HR, as outlined above, owns what happens within an organization. They control the employee records, and can always defer blame to the recruiter when something goes wrong – and no one’s stupid enough to argue with HR.
They can hide behind a veil of compliance and fear, their processes (like performance reviews) as painful as filling out most ATS-based applications; only their respondents don’t have any choice.
And for some reason, performance reviews are seen somehow as being more strategically important to career development and personal growth than job applications, too, which is why there’s such an emphasis on tracking how employees have done in their jobs rather than where their jobs are going.
Which is kind of stupid if you think about it.
Even when it comes to careers, from an internal perspective, that’s not talent acquisition’s area of expertise, even if that’s their entire professional focus. That’s only valid on the outside, before onboarding – once they’re in, forget about it, except if they apply for an internal transfer. In that case, HR again acts as an impediment instead of an advocate for employees.
That’s because most employees are allowed to apply for positions through some internal portal, and almost every company requires recruiters to contact every single internal applicant. Which would be a great candidate experience, except for about half the time it involves explaining to them why, even though there’s a job that they’d be perfect for, they haven’t been in their current role a full year yet and therefore, are preempted from applying by policy.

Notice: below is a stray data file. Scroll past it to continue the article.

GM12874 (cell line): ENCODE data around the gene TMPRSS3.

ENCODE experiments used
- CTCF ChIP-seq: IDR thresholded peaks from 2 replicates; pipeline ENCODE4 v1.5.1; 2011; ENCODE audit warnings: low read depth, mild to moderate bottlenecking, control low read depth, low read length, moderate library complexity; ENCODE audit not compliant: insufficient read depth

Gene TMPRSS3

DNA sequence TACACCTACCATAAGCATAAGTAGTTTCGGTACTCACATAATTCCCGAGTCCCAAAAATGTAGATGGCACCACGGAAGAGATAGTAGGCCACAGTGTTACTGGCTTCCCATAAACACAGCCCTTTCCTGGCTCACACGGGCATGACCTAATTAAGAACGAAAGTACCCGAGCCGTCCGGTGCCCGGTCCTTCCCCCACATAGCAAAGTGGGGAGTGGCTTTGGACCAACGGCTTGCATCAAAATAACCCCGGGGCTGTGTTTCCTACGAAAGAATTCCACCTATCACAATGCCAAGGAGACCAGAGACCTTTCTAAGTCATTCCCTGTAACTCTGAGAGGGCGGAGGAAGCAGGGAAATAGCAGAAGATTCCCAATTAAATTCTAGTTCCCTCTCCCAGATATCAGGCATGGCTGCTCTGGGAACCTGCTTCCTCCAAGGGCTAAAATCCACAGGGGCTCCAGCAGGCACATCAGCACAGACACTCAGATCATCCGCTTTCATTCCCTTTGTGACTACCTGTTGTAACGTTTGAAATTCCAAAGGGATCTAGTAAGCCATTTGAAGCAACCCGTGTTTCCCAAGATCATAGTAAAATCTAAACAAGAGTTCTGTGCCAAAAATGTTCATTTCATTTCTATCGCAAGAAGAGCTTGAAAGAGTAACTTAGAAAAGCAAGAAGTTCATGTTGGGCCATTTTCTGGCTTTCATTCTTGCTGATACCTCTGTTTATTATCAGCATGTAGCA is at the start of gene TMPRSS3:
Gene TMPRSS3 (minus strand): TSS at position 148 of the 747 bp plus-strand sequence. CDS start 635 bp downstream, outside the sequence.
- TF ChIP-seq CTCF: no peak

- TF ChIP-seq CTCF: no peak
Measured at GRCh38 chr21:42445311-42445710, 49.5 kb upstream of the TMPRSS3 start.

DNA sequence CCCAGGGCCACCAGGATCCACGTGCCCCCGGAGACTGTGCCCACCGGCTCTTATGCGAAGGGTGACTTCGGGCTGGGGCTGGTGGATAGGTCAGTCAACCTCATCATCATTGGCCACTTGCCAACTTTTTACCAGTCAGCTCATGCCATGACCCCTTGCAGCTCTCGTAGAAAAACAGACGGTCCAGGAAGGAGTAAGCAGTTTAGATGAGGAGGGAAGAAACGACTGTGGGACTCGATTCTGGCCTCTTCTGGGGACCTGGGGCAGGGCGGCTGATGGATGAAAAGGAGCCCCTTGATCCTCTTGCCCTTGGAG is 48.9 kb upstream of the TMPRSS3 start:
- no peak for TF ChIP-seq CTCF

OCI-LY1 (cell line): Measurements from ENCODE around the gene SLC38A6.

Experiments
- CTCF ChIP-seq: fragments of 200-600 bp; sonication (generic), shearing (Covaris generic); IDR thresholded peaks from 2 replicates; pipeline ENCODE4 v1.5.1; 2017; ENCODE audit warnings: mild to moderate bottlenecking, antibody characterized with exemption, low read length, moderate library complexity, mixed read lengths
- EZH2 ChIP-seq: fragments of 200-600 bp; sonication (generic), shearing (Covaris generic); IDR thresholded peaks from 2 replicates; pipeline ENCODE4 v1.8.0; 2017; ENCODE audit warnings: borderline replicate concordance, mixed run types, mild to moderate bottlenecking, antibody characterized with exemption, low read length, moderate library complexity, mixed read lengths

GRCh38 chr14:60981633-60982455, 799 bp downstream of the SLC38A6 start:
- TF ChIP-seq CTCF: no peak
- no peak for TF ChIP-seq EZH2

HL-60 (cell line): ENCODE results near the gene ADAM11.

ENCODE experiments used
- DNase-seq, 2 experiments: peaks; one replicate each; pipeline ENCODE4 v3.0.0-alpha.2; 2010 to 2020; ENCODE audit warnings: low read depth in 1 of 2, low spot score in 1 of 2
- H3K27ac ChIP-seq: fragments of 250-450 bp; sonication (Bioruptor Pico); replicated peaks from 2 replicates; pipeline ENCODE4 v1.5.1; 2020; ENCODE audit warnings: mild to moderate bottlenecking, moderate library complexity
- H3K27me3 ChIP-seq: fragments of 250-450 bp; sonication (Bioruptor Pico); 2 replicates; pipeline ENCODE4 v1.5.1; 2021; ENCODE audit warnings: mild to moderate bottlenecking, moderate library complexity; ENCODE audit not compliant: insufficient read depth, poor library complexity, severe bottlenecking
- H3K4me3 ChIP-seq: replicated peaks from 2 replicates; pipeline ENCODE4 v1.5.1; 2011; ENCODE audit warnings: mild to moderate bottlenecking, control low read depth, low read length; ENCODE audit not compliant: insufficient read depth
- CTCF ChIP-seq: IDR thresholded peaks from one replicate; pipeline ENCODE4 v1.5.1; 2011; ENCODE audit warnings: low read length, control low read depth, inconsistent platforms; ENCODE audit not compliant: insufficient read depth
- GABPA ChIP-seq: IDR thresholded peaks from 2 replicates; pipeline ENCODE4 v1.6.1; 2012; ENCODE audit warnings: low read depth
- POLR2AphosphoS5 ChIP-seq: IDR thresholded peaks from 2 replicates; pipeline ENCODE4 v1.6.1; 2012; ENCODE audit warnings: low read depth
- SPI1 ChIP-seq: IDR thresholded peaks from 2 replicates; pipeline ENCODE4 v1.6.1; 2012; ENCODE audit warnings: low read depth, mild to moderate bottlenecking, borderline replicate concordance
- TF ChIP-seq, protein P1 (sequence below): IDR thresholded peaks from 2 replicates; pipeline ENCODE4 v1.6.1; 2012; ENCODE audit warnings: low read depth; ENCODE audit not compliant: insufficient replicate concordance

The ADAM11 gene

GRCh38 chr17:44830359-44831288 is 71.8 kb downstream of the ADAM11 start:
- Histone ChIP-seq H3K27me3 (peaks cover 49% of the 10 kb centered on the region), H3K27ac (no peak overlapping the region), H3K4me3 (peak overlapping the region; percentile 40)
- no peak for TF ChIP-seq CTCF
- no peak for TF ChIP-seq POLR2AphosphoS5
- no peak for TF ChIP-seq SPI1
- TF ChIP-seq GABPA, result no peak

Rules are rules, you know? Only HR isn’t the ones who have to communicate that – and if they do, unlike recruiters, they can always point to the employee handbook where there’s some legal mumbo jumbo about transfer eligibility buried in back, letting them wash their hands of the fact that process often preempts talent.
Learning Opportunities: A Recruitment Marketing Reality Check
HR, of course, is the same group who require recruiters to call them before even talking to an existing employee who applied for an open job, to ensure eligibility and good standing – not that they’ve ever met that employee, of course, but because they have access to the performance management system that simply doesn’t synch with ATS records.
If the answer is “no,” then it’s the recruiter’s job to let the employee know, even if they’re not allowed to let them know why they aren’t getting an open position as an internal applicant.
That’s a fun little dance – if you’re a semi-sadist. Recruiters have to play cheerleader outside the company but counselor to the career frustrations of those already working there. Talk about a thankless job.